The certification and accreditation process has been formally implemented in U.S. military and government organizations as defense information technology security security certification and accreditation process (DITSCAP) and national information assurance (NIACAP). Security status is measured by determining whether certain security controls are documented, implemented, tested, verified and integrated into a cyclical audit/improvement program and whether unacceptable risks are identified and mitigated. Agencies should increase all assets to level 4 and, ultimately, to level 5. If a single system does not reach level 4, the authorities should determine whether the system meets the criteria of OMB Memorandum M00-07 (28 February 2000) “Integration and financing of security in investments in information systems”. The NIACAP provides instructions for the implementation of the NSTISSP. Directive 6, which requires federal departments and authorities to implement a C&A process for national safety systems. The requirements of NSTISSI No. 6 apply to all U.S.
government departments, authorities, and executive authorities and their contractors and consultants. The National Information Assurance Certification and Accreditation Process (NIACAP) formalizes the certification and accreditation process for the U.S. government`s national security information systems. NIACAP consists of four phases (definition, verification, validation and post-accreditation) that generally correspond to the DITSCAP phases. In addition, NIACAP defines three types of accreditation: NIACAP rollers are virtually identical to DITSCAP rollers. The four minimum roles required to perform a NIACAP security assessment are as follows: during the certification and accreditation process, it was possible for a system to be reduced to a phase prior to each stage of the process, based on decisions or discoveries about the system revealed at the current phase of the system. While this was possible, it was rare and the systems moved normally in the lock-step at each stage. In addition to the defects already mentioned, the C&A process did not contain a phase or process of decommissioning a system after reaching the end of its service life or began to switch to another version or system.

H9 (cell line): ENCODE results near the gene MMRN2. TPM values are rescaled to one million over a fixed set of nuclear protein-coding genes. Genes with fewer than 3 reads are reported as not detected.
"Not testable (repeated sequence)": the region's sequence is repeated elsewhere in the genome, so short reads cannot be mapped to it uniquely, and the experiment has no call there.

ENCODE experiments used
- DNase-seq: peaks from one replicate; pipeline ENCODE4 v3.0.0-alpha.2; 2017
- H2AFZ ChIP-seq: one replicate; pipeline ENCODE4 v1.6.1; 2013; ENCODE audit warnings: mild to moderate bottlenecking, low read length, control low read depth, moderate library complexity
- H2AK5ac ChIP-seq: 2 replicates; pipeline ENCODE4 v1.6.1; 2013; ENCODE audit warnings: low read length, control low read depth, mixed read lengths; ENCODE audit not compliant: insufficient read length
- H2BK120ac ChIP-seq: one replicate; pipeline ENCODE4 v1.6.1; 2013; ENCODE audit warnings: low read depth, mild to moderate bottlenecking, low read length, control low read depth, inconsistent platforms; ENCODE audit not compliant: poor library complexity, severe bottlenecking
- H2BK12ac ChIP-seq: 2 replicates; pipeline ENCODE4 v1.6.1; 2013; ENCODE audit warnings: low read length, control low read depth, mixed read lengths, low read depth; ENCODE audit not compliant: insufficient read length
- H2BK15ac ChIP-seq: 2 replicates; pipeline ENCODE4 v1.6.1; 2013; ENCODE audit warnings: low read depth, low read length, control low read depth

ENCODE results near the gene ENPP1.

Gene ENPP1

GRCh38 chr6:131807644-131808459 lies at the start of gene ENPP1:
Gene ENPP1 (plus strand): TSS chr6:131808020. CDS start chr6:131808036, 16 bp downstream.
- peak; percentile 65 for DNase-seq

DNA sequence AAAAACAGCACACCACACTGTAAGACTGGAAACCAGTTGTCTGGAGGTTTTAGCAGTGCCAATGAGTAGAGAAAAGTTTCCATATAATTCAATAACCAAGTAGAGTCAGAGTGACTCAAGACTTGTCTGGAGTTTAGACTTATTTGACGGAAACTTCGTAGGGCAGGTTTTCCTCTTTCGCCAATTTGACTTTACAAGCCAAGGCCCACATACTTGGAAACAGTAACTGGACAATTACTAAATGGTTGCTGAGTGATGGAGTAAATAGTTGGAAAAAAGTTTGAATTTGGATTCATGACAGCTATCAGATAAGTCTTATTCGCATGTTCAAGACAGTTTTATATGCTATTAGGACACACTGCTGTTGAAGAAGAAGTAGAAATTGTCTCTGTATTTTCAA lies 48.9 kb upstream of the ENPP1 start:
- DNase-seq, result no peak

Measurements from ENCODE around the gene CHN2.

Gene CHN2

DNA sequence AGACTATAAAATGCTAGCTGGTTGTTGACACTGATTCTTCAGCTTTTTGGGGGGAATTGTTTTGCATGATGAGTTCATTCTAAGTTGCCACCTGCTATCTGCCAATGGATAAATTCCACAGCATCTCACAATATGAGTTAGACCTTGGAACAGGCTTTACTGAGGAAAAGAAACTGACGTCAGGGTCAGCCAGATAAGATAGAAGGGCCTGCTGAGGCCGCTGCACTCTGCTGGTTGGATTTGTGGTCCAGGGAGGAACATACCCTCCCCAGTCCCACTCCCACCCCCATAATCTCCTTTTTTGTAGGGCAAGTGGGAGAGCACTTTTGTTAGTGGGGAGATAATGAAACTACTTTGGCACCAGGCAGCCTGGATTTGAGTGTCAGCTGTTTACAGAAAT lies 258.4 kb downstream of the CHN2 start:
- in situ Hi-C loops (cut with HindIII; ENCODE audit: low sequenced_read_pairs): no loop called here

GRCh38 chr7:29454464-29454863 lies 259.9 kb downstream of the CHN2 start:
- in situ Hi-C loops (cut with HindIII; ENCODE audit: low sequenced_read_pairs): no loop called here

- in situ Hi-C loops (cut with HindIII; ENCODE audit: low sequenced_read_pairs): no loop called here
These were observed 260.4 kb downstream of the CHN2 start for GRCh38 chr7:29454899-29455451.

Plan the safety management system and create the policies that define it. The certification and accreditation process consists of a four-stage life cycle: initiation, certification, accreditation and continuous monitoring. During the four phases, several roles are involved in the process and each role is responsible for performing certain tasks. As a C&A professional, you are responsible for getting your tasks done, but to accomplish them, you need to make sure that everyone else who fills C&A roles collaborates effectively and effectively. It`s important to understand the whole process and understand how all the parts described in this chapter fit together to manage a C&A project. Accreditation is the formal declaration by a Defined Approach Authority (DAA) that an information system is authorised to operate in a given security mode using a mandatory set of security measures at an acceptable level of risk. Recertification and reaccredit are required in the event of a change in the system and/or its environment or after a defined period after accreditation. The DAA, which is not the certifier, determines the acceptable residual risk to a system and must be empowered to control the budget and operation of the systems within its area of competence. . .